How do you say hello in French and greet one another? In this article we’ll go over a handful of simple expressions for you to use and jumpstart your French. I’ll start with the more typical French greetings first and then follow up with informal French greetings at the end of the article.
Bonjour can be said at any hour if you meet someone for the first time in the day.
The word literally translates to bon = good and jour = day.
You could honestly use this French greeting in the morning up until the afternoon or evening hours. There is no official “good morning” greeting in French other than bonjour.
As an aside, you never use bonjour when you’re leaving.
This French phrase is the counterpart of bonjour. Au Revoir is the standard way of saying “goodbye” or simply “bye.” It loosely translates to “see you again.”
This French greeting means “good afternoon” and is used when you are saying goodbye to someone after 12 PM up until around 5 or 6PM. It’s essentially wishing someone well for the rest of their afternoon.
Fun fact, the word “afternoon” could be masculine or feminine in French so you may see it spelled as bonne après-midi.
Bonsoir is the English equivalent of “good evening.” The phrase literally means bon = good soir = evening. This French greeting can be used both when you are meeting someone or when you are leaving them. Bonsoir typically replaces bonjour after around 6PM (18h00).
Bonne nuit is what we say before going to bed. The phrase is typically used when somebody is just about to go to sleep.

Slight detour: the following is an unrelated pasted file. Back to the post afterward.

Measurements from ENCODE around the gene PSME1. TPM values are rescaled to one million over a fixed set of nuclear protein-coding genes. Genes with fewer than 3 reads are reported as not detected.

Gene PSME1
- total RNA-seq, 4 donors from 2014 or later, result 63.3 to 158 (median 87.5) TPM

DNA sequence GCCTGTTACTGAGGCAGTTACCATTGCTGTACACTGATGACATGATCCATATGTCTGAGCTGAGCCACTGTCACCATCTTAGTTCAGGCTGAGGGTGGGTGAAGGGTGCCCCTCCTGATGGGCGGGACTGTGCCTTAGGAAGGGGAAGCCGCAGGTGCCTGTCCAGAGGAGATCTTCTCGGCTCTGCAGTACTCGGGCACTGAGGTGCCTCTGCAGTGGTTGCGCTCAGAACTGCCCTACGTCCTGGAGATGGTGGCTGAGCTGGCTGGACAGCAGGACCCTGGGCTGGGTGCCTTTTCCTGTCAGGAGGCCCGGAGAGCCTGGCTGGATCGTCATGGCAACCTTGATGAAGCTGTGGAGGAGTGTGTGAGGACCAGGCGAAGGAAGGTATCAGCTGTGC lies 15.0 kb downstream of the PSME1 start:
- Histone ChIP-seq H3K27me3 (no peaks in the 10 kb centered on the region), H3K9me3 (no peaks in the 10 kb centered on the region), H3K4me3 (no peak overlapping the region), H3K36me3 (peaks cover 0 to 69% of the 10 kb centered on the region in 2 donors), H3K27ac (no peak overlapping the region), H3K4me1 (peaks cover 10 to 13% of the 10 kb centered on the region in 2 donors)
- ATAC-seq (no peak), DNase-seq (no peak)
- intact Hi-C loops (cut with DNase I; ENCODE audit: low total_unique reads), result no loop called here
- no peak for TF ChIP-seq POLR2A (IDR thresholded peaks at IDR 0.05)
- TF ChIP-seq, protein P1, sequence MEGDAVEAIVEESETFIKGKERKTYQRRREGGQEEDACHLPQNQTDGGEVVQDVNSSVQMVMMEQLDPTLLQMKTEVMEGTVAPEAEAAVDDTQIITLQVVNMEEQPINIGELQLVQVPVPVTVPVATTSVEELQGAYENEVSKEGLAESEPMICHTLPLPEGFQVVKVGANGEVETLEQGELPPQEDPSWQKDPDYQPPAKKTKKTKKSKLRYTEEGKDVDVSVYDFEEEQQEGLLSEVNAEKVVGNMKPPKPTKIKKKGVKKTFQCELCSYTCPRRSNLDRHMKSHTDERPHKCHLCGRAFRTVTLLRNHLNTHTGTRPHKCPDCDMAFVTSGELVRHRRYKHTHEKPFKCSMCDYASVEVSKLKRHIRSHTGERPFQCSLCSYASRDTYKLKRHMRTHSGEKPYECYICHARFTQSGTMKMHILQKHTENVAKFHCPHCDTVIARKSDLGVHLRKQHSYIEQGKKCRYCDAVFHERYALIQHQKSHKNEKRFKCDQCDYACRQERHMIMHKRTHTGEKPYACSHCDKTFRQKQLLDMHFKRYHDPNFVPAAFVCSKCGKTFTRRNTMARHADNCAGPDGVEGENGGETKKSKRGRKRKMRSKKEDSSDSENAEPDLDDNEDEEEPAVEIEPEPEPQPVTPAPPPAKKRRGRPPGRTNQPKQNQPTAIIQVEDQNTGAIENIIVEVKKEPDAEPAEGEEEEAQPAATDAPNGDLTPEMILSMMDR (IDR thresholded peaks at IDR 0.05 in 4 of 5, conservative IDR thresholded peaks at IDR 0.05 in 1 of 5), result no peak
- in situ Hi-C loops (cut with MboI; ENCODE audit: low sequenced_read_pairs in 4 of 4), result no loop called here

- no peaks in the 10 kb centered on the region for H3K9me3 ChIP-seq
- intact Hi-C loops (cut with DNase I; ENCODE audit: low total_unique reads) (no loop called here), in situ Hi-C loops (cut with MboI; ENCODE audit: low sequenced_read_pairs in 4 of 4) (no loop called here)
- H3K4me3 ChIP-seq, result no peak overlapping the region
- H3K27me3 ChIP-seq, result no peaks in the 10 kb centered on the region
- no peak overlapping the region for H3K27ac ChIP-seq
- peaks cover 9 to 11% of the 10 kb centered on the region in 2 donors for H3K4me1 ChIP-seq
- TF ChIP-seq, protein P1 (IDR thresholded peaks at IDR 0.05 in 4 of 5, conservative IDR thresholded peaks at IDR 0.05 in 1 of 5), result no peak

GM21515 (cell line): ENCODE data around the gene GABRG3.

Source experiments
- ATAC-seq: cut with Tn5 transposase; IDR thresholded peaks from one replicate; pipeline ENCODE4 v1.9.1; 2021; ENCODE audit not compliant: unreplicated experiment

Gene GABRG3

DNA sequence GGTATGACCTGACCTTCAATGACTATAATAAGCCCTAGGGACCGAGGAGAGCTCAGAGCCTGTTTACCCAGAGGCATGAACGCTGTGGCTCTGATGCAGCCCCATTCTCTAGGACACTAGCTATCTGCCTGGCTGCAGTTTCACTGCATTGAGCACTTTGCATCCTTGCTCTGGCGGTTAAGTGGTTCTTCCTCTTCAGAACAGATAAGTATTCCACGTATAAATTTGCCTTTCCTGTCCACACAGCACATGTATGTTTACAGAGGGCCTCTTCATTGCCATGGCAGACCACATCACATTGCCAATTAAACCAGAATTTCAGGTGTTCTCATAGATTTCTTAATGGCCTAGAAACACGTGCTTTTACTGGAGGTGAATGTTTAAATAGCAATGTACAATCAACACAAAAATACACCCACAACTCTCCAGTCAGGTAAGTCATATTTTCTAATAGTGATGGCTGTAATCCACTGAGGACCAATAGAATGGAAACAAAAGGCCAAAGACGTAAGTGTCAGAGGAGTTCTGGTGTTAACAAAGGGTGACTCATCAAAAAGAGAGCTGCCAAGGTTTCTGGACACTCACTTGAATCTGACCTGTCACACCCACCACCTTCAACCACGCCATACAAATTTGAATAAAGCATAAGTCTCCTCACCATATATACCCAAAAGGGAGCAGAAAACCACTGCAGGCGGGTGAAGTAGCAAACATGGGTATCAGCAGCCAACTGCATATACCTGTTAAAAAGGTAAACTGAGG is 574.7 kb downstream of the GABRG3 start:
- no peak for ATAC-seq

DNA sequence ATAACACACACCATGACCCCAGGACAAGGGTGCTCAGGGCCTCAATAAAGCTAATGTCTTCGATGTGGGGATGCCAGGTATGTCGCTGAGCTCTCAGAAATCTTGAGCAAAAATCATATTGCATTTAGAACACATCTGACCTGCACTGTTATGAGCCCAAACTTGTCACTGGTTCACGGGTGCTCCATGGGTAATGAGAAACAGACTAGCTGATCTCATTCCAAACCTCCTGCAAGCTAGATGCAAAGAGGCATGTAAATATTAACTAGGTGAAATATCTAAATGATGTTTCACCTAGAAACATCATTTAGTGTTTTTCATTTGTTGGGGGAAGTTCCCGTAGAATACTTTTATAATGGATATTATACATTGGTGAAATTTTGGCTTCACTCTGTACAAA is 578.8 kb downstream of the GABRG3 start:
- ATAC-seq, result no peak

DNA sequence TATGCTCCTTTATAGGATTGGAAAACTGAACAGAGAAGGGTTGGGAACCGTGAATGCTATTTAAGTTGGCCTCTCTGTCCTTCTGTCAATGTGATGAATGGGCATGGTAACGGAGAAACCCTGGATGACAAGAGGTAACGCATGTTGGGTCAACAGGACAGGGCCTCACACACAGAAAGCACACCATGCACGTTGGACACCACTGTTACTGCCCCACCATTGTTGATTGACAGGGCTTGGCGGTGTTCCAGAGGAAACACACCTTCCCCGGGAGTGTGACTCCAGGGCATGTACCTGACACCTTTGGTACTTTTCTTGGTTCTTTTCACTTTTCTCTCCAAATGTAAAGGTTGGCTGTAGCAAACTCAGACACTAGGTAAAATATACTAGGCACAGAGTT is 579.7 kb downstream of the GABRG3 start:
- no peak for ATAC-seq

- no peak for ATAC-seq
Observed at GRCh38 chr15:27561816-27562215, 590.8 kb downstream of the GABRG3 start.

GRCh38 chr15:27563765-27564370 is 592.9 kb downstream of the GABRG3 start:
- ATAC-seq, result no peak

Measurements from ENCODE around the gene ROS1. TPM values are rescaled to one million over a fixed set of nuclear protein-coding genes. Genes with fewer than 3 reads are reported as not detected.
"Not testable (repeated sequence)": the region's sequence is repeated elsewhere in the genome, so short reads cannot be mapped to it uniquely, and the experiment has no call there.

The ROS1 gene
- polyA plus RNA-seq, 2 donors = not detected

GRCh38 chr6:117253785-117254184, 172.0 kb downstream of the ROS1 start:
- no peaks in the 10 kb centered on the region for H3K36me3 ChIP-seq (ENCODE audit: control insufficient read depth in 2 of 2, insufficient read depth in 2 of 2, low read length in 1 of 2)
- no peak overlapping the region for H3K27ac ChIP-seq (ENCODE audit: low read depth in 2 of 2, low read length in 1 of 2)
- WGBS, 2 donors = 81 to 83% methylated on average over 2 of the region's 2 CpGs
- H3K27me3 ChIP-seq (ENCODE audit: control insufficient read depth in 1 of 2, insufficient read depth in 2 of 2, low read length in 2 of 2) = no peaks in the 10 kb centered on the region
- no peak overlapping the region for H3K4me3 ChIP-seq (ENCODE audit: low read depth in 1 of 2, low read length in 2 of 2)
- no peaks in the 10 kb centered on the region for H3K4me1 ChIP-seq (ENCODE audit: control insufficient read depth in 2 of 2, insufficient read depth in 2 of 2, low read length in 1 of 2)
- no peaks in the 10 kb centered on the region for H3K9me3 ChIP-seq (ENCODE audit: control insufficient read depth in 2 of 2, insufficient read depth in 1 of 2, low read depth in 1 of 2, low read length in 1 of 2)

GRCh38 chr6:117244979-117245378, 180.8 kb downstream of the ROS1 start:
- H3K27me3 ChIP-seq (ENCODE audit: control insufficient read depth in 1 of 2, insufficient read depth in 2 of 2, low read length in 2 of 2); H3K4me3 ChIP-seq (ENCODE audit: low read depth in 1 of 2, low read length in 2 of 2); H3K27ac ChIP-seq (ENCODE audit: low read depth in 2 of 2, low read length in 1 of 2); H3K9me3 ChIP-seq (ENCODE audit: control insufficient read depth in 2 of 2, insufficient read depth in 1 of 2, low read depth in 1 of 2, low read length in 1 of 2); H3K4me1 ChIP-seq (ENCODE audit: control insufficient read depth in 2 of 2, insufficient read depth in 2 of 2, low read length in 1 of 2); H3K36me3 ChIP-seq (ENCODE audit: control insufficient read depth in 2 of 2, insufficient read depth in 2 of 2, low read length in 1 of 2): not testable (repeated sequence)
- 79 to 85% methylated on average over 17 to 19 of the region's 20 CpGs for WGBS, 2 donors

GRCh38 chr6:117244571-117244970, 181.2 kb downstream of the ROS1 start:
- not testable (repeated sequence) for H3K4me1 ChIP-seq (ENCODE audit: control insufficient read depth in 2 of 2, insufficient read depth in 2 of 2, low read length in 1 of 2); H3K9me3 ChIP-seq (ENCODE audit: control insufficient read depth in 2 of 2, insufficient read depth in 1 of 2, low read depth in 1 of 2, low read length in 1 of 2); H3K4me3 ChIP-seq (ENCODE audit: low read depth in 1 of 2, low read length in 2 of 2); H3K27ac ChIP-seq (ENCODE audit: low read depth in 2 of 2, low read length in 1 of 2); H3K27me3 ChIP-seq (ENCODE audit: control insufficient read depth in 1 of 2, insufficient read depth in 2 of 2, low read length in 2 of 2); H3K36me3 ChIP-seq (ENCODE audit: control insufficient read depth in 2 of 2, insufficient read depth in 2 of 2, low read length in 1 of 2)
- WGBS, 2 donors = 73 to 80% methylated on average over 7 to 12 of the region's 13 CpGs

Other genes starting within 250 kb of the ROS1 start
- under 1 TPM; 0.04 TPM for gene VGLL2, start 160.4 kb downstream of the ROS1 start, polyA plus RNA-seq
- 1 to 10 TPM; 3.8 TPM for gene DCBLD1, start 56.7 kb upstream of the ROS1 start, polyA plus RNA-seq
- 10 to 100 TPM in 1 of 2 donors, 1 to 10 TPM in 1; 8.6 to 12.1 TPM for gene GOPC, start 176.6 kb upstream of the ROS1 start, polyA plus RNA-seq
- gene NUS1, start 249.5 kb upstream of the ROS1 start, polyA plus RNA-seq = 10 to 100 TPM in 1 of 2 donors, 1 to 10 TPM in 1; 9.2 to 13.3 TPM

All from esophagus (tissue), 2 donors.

In this case, bonne = good and nuit = night. Since nuit is feminine, it gets the feminine form of the adjective bonne.
Let’s go over a few informal ways to say hi and bye in French
Salut (pronounced sah-loo) is a nifty word. It means both “hi” and “bye” depending on the context. Obviously if you’re seeing someone for the first time that day then it means “hi,” and if you’re ending the encounter it means “bye.”
Due to the informality, you can use this phrase with friends and family but you shouldn’t use it in a professional setting.
Salut Jean-Marc ! Ça va ?
Hey Jean-Marc! How’s it going?
À Demain means “see you tomorrow.”
This phrase would be used if you’re leaving your place or work or the classroom and telling a friend bye.
It also can be used to highlight future events with someone. Say for instance you text a buddy or a date about plans tomorrow, you could throw in an à demain near the end of such a conversation.
Tu viens chez Lulu demain ?
Are you coming to Lulu’s place tomorrow?
Ouais, j’emmène Christophe aussi
Yeah, I’m also bringing Christophe
D’accord, à demain !
Okay, see you tomorrow!
À bientôt (ah be-n-tow) is a common way to say “bye” to someone in French. The English equivalent would be “see you soon.”
À Plus (Tard)
À plus (tard) is an expression for saying “bye” to someone.
This one is more difficulty for beginners to understand the pronunciation:
If you want to shorten this phrase to à plus, it’s pronounced ah-plooos with a prominent “s” at the end.
If you want to say the full expression, à plus tard, then it’s pronounced without the “s” as ah-ploo tard.
This is sometimes shortened to À+ in texting (see our article on French texting slang).
The French borrowed this one from their neighbors in Italy. Ciao in French is primarily used to say “bye.” This is contrary to Italian where it’s used to say both “hi” and “bye,” almost like salut.
By referring to this list of French greetings, you should be well-equipped to say hello and goodbye in a variety of settings. Any comments or questions can be left below the article.
Stay tuned for more French introductory expressions from our FrenchCrazy Beginner’s Series.